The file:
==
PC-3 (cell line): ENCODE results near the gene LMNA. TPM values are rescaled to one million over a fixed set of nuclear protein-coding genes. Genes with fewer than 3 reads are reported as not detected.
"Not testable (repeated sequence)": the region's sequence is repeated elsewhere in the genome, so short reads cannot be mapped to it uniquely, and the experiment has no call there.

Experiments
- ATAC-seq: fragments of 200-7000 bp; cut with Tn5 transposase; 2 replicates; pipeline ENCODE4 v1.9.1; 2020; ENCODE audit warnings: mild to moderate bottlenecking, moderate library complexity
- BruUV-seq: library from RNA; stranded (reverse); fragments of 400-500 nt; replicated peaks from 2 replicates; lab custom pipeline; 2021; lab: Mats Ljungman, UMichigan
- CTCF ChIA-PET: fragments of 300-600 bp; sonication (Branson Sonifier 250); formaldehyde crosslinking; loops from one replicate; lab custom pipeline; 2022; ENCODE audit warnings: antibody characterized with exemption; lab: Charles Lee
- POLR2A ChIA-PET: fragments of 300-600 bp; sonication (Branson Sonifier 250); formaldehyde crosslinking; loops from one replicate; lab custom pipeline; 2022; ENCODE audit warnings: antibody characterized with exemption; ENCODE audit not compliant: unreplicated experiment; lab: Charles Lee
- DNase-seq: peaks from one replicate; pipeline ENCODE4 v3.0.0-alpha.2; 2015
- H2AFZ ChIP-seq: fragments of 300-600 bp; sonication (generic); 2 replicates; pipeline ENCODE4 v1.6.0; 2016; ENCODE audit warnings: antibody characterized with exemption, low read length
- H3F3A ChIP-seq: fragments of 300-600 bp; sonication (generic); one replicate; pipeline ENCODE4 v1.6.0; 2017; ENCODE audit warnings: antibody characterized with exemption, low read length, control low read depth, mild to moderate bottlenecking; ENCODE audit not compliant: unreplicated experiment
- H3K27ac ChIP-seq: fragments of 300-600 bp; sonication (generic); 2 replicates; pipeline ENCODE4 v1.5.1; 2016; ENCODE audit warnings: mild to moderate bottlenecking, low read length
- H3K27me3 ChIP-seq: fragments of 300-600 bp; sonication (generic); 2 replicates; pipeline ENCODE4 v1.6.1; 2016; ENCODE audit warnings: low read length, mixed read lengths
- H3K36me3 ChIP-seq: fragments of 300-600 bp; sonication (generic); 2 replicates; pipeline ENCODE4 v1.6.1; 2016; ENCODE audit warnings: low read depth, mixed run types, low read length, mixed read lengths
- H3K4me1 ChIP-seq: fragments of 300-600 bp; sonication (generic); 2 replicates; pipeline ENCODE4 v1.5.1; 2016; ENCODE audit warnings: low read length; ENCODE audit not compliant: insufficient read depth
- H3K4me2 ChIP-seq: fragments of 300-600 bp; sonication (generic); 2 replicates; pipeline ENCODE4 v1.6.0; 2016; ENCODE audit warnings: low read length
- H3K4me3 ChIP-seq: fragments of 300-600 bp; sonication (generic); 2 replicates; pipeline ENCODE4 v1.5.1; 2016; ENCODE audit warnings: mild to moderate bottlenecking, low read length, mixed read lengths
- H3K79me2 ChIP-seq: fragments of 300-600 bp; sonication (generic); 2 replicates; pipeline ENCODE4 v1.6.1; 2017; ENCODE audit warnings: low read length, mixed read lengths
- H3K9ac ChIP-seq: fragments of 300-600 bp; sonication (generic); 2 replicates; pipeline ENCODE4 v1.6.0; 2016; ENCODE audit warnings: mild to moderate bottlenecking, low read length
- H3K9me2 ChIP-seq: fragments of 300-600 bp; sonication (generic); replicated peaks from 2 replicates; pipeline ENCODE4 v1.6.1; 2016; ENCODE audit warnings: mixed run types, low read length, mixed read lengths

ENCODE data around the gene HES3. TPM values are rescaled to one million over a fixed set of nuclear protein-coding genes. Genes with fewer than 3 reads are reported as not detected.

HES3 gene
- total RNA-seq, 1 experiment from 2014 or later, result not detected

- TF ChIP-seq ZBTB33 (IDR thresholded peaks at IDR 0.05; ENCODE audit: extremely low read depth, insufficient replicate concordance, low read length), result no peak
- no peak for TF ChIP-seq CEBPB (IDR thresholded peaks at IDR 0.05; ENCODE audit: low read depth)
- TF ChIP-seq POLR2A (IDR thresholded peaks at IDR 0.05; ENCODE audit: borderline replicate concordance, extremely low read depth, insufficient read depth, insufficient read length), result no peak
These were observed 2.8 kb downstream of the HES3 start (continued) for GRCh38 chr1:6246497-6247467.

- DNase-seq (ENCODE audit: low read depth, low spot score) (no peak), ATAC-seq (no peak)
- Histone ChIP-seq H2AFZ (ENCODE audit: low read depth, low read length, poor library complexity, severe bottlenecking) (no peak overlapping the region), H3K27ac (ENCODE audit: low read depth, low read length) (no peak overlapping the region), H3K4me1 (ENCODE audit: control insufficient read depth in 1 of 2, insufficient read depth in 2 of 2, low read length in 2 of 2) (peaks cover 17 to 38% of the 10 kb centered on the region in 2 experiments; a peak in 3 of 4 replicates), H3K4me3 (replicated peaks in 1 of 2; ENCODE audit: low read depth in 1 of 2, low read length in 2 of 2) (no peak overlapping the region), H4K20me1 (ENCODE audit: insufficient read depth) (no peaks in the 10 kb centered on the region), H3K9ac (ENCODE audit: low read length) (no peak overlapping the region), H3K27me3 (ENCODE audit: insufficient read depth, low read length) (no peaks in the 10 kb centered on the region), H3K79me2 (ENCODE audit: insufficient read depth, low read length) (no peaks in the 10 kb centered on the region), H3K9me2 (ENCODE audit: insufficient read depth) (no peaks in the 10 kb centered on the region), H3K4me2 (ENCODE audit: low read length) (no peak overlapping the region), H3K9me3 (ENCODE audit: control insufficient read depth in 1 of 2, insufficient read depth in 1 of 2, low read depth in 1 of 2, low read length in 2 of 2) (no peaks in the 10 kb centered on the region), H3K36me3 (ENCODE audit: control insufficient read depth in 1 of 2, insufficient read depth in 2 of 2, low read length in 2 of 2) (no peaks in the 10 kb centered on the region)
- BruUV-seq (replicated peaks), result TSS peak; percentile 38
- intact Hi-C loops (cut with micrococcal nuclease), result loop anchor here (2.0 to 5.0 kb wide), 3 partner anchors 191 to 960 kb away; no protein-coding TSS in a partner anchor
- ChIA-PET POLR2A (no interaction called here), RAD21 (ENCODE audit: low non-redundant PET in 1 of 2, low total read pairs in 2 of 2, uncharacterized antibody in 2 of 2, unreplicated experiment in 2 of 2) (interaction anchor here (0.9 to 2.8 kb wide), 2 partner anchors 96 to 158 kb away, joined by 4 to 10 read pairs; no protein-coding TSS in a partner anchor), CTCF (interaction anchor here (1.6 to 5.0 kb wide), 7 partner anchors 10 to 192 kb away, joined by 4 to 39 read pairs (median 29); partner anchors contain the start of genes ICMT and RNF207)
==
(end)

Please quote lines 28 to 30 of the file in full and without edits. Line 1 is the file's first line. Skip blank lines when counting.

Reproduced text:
- Histone ChIP-seq H2AFZ (ENCODE audit: low read depth, low read length, poor library complexity, severe bottlenecking) (no peak overlapping the region), H3K27ac (ENCODE audit: low read depth, low read length) (no peak overlapping the region), H3K4me1 (ENCODE audit: control insufficient read depth in 1 of 2, insufficient read depth in 2 of 2, low read length in 2 of 2) (peaks cover 17 to 38% of the 10 kb centered on the region in 2 experiments; a peak in 3 of 4 replicates), H3K4me3 (replicated peaks in 1 of 2; ENCODE audit: low read depth in 1 of 2, low read length in 2 of 2) (no peak overlapping the region), H4K20me1 (ENCODE audit: insufficient read depth) (no peaks in the 10 kb centered on the region), H3K9ac (ENCODE audit: low read length) (no peak overlapping the region), H3K27me3 (ENCODE audit: insufficient read depth, low read length) (no peaks in the 10 kb centered on the region), H3K79me2 (ENCODE audit: insufficient read depth, low read length) (no peaks in the 10 kb centered on the region), H3K9me2 (ENCODE audit: insufficient read depth) (no peaks in the 10 kb centered on the region), H3K4me2 (ENCODE audit: low read length) (no peak overlapping the region), H3K9me3 (ENCODE audit: control insufficient read depth in 1 of 2, insufficient read depth in 1 of 2, low read depth in 1 of 2, low read length in 2 of 2) (no peaks in the 10 kb centered on the region), H3K36me3 (ENCODE audit: control insufficient read depth in 1 of 2, insufficient read depth in 2 of 2, low read length in 2 of 2) (no peaks in the 10 kb centered on the region)
- BruUV-seq (replicated peaks), result TSS peak; percentile 38
- intact Hi-C loops (cut with micrococcal nuclease), result loop anchor here (2.0 to 5.0 kb wide), 3 partner anchors 191 to 960 kb away; no protein-coding TSS in a partner anchor